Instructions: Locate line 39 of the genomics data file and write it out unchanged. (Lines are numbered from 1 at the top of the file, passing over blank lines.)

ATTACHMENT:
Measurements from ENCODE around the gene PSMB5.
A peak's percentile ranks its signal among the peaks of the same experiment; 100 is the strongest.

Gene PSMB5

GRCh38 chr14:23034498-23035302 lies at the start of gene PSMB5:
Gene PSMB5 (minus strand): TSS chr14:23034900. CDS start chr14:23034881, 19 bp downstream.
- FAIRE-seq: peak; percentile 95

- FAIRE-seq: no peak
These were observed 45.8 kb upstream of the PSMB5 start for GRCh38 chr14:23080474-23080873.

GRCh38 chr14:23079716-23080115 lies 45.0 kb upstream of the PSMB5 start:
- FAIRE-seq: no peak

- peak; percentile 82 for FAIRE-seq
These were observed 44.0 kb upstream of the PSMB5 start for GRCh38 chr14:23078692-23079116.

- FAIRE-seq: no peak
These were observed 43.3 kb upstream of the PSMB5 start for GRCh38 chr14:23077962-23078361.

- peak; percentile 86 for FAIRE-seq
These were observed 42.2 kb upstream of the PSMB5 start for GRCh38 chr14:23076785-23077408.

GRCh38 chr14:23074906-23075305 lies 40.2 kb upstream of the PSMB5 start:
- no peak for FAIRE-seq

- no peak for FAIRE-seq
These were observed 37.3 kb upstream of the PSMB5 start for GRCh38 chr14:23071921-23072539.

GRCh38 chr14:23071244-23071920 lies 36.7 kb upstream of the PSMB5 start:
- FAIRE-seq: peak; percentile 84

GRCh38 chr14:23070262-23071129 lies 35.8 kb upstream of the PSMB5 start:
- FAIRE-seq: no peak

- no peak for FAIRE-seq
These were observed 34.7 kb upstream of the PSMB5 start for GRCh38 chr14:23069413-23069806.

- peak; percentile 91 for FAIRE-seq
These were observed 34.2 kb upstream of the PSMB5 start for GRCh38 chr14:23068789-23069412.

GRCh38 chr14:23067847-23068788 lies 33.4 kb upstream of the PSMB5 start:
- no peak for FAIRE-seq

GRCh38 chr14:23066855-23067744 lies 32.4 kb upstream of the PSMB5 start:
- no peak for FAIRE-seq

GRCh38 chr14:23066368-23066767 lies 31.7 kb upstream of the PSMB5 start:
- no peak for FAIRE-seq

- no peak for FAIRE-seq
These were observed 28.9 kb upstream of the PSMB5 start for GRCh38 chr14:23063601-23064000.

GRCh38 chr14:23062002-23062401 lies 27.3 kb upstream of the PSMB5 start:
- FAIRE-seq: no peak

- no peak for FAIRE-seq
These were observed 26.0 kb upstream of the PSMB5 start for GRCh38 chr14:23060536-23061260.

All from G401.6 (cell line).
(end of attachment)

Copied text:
- no peak for FAIRE-seq